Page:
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From marijuana to the monarchy, Liberals plan a path forward

Liberals who faced the prospect of oblivion mere months ago are gathering under brighter skies to plot their party's future at this weekend's biannual convention.

Eight months after their drubbing in last May's election, poll numbers have become more encouraging, fundraising is going well and the Conservatives have handed the opposition some potent ammunition on environmental and social issues – such as claiming that opponents of oil pipelines are foreign radicals and arguing that same-sex marriages of foreigners wed in Canada may not be legal.

Delegates have some big decisions to make over the coming two days. One of them isn't even on the agenda. Here are some of the things delegates will ponder on the convention floor and in the hospitality suites nearby.

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To primary or not to primary?

The outgoing executive has proposed that the next permanent Liberal leader be chosen through a series of primaries such as are currently underway in the United States. Anyone who wanted to could vote for the leader simply by signing a declaration of Liberal principles and thus becoming a supporter. The idea is to open up the party to tens and even hundreds of thousands of people who would have a say in choosing the new leader and a stake in the party's success.

But there is a lot of resistance among delegates to the idea, which could be expensive and could backfire in any number of ways.

Alexandra Mendes, who is campaigning to become party president, is "very hesitant" to endorse the idea of primaries. Placing such emphasis on the leader "isn't necessarily the best way to go in a parliamentary system," she said in an interview. Allowing supporters to vote for the leader would "devalue the loyalty" of full party members, in her view.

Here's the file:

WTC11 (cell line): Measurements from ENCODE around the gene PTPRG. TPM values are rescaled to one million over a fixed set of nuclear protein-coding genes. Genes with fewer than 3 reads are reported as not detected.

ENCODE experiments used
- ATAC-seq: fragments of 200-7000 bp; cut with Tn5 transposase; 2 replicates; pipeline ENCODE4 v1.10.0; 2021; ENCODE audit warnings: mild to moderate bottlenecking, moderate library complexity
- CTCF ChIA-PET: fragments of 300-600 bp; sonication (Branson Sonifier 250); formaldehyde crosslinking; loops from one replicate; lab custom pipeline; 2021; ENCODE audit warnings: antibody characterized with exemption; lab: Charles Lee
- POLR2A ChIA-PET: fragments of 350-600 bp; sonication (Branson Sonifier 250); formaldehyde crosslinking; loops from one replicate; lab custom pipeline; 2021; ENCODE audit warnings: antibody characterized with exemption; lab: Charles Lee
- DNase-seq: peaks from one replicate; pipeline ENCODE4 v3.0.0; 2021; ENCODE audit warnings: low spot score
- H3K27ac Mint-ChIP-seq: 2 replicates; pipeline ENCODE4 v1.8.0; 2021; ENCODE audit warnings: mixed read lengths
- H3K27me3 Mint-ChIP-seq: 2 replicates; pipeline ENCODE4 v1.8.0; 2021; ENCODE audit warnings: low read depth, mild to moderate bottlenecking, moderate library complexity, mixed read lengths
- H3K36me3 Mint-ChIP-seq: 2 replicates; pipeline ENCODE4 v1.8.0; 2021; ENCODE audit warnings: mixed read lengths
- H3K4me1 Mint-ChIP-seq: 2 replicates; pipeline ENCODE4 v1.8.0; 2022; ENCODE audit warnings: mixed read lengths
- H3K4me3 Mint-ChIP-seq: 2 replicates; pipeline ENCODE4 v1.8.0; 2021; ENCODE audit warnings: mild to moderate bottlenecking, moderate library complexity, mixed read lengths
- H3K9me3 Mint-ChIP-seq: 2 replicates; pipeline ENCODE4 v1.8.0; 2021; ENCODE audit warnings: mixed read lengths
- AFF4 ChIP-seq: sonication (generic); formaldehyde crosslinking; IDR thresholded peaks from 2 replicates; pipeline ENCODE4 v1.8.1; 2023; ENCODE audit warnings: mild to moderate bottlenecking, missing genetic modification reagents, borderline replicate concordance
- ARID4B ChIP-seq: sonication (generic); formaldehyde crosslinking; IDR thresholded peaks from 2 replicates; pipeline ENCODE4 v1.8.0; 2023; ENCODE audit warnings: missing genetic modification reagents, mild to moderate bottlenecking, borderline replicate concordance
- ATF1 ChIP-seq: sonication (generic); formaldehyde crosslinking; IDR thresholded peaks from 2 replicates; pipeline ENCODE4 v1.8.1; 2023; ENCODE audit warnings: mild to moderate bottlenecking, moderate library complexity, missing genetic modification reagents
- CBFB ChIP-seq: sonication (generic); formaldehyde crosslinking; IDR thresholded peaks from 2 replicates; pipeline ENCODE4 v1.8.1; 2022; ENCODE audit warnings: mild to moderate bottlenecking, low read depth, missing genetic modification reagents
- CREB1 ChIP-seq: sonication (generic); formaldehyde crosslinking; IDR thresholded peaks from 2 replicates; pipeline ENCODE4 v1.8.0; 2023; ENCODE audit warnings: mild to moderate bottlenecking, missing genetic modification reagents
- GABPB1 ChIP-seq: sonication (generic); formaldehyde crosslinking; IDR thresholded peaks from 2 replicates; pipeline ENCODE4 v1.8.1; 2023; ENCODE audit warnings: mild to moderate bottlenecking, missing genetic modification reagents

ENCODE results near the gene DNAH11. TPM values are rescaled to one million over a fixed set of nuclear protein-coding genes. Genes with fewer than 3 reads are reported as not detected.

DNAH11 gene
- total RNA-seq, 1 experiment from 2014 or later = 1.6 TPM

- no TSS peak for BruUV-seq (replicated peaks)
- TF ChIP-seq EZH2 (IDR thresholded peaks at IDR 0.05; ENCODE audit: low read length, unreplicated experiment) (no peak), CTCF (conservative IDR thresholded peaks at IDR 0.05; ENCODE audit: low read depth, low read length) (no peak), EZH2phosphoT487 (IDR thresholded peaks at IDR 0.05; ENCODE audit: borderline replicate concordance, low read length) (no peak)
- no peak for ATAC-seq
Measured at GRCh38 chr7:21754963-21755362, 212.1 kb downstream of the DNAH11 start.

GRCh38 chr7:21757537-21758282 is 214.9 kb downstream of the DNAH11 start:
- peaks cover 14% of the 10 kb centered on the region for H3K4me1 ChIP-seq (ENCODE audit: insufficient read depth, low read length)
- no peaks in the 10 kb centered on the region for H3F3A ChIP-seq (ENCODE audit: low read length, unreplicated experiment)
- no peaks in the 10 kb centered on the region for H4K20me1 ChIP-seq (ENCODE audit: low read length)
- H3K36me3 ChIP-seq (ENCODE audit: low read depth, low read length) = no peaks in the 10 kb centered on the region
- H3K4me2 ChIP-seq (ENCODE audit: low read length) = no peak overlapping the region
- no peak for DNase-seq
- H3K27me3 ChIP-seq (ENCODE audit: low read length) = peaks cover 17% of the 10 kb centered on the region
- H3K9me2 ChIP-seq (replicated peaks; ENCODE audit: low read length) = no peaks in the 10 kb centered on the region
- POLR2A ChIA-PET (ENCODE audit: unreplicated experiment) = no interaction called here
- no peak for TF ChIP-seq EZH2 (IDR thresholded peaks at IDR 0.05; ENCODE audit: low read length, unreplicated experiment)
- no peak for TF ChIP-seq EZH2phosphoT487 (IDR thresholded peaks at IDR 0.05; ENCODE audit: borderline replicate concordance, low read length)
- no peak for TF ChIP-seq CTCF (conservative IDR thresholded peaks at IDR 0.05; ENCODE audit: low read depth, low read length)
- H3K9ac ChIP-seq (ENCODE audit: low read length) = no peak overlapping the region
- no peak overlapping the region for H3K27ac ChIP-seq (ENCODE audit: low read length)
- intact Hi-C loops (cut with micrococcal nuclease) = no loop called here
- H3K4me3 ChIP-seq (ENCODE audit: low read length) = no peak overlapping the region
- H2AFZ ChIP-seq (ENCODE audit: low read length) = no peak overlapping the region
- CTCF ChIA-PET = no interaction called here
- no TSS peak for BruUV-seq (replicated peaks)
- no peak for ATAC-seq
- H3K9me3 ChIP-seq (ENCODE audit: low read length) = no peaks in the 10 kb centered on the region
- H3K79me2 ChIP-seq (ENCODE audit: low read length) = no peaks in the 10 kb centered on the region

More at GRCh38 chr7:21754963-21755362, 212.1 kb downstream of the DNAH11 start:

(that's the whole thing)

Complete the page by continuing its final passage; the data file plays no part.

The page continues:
Who's the next president?

Speaking of Ms. Mendes, the former Montreal MP is a dark horse in the race to become the next party president who just might surprise frontrunners Sheila Copps, the Chrétien-era cabinet minister, and Mike Crawley, former head of the party's Ontario wing. Whoever wins must lead the party's executive as it struggles to revive up to 100 moribund ridings and to raise money now that the Tories are cutting off public subsidies.

Other resolutions

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Delegates will vote on a raft of non-binding resolutions, which include such interesting proposals as building high-speed rail lines and legalizing marijuana. The one that has raised eyebrows the most is a proposal from the Young Liberals to abolish the monarchy and create a made-in-Canada head of state.

Bob Rae for leader?

It isn't on the official agenda, but interim leader Bob Rae's future will be much on the delegates' minds. A barnburner of a speech to caucus this week fuelled speculation that he wants the permanent job. So one big decision for the new executive will be whether to overturn the previous executive's decision and allow Mr. Rae to run.

How does choosing a 63-year-old former NDP premier of Ontario signal renewal for the Liberal Party? The very question "suggests there's a terrible ageism at play," believes Aidan Johnson, the 32-year-old policy chair for Ms. Copps's campaign. "To suggest someone isn't capable of renewing the party because of their age is profoundly bigoted."

Which demonstrates that the conversations among Liberals on and off the convention floor this weekend will be nothing if not lively.

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About the Author

John Ibbitson started at The Globe in 1999 and has been Queen's Park columnist and Ottawa political affairs correspondent.Most recently, he was a correspondent and columnist in Washington, where he wrote Open and Shut: Why America has Barack Obama and Canada has Stephen Harper. He returned to Ottawa as bureau chief in 2009. More

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